Alberto Gallo, a portfolio manager and head of macro strategies at Algebris Investments, warned the Government for heading towards a “hard Brexit or a very hard Brexit”.
“If they give them an average deal, then other countries will have the possibility of doing the same in the future.”
Mr Gallo outlined four market stresses the UK has to prepare for – the further depreciation of the pound, higher inflation, the need to increase spending and a drop in property prices.
Alberto Gallo said Brexit "uncertainty" was fuelling job losses
Populism is bad for the same people it's advocated for
He said: ”That hurts people. It hurts, in particular, the middle-and-low wage families that are exactly the ones that voted Brexit.
“Populism is bad for the same people it's advocated for. These are people that have not seen their wages go up in the last decade and now they're going to see the prices of food and other goods going up."
He said higher food prices would squeeze consumption with about 50 per cent of the UK’s food being imported.
Brexit: Results of how the UK voted Mon, March 20, 2017
Much of the North East of the United Kingdom voted to leave the European Union including Sunderland, Gateshead, Darlington, Durham, Hartlepool, Middlesbrough, Stockton, Redcar and Cleveland, North Tyneside and South Tyneside, and Northumberland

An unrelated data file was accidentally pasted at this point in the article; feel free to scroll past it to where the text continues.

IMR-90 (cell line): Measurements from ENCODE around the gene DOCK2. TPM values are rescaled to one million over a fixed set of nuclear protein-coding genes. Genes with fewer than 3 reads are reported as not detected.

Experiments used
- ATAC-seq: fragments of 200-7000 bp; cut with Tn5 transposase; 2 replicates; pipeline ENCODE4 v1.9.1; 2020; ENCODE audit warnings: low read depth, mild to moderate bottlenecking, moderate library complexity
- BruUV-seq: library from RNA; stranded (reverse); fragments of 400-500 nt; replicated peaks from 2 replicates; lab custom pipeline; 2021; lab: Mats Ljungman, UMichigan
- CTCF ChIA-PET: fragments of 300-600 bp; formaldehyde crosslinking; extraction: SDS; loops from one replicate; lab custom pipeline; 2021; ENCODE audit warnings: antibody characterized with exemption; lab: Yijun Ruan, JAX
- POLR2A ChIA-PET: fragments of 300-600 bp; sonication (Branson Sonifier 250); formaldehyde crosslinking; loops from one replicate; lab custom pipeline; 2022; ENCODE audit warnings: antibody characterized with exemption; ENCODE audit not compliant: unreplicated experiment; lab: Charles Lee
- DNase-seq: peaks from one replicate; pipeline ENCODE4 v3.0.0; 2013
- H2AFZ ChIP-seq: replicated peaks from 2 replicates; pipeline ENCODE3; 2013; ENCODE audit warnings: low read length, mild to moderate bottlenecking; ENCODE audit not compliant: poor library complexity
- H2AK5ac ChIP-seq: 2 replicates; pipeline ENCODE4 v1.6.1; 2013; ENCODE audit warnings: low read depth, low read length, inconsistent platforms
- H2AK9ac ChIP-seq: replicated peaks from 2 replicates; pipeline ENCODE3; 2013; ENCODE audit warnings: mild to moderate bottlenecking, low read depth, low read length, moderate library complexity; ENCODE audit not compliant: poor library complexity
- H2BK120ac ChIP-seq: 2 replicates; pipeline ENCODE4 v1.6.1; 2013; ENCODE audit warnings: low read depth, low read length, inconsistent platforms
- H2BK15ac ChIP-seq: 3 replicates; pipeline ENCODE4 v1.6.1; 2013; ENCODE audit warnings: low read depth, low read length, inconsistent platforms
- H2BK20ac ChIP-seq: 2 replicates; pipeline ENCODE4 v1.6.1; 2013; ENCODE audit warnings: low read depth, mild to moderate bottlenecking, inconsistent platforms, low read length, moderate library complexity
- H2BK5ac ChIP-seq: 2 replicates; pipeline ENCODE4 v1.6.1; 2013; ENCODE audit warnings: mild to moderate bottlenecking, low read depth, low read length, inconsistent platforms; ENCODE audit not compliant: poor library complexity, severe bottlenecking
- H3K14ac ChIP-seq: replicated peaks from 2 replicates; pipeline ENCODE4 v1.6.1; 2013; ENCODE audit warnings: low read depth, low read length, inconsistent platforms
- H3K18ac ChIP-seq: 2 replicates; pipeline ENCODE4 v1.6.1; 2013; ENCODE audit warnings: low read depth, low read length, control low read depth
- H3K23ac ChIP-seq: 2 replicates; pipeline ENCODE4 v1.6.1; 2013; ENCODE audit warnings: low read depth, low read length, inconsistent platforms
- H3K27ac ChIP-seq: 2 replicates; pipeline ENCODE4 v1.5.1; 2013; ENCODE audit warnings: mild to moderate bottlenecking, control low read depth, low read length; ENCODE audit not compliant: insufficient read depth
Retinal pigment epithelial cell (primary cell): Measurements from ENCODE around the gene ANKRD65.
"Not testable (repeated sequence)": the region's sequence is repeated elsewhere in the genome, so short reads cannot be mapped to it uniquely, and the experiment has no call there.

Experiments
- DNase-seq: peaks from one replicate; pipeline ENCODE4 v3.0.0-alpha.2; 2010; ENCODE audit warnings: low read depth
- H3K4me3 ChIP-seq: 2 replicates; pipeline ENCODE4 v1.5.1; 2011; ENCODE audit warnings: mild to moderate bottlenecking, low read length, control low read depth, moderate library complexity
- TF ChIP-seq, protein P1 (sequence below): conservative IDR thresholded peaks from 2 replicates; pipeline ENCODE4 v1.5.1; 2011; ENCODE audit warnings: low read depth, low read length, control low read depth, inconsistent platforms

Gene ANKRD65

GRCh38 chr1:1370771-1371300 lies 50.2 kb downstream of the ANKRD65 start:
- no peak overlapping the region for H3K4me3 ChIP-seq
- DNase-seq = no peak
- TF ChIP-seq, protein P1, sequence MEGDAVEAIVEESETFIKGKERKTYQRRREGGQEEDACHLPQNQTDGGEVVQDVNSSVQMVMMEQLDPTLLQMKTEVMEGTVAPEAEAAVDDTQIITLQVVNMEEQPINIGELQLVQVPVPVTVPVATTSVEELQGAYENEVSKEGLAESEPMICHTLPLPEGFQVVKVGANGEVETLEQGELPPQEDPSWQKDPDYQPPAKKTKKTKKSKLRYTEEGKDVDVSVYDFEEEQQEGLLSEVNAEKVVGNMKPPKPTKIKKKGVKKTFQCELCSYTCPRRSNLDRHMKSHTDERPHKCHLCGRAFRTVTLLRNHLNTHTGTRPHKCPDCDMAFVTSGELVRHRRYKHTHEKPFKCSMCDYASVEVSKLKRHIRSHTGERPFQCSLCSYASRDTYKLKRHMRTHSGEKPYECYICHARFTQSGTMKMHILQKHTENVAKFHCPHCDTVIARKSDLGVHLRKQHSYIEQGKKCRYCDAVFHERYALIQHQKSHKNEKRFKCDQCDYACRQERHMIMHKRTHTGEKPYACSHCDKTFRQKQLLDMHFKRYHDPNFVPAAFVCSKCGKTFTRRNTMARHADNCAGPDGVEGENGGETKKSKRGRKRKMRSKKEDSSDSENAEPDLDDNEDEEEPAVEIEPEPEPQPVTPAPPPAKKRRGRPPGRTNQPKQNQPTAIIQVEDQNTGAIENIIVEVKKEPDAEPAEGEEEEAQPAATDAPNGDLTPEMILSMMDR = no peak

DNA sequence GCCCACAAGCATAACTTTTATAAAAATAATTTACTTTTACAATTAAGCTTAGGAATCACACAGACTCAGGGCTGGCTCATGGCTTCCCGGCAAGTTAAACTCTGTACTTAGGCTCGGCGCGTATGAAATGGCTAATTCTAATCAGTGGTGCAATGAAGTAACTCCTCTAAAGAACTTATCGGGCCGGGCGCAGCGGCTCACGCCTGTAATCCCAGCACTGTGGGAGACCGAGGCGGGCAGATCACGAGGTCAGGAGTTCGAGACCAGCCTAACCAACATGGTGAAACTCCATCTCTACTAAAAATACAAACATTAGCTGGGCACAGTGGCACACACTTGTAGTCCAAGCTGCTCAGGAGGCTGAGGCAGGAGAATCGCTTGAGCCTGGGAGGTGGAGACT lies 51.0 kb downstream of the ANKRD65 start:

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GREAT YARMOUTH: The town of Great Yarmouth on the East Coast of England voted by 72% to leave the European Union.
Mr Gallo said it was in the EU's interests to give the UK a "bad deal"
Mr Gallo added: ”If you have a very hard Brexit and there is more uncertainty and job losses, then you start having potential property market declines because you have people who lose their jobs, who can't pay their mortgages and so on. That is the worst case scenario.”
He claimed Brexit was already fuelling job losses in the UK.
He added: ”What you're seeing already is banks and other companies already pre-emptively relocating jobs outside of London, outside of the UK.
"There's a lot of uncertainty and there is the impression, we have the impression, there is no real economic and political plan to deal with a post-Brexit UK economy.”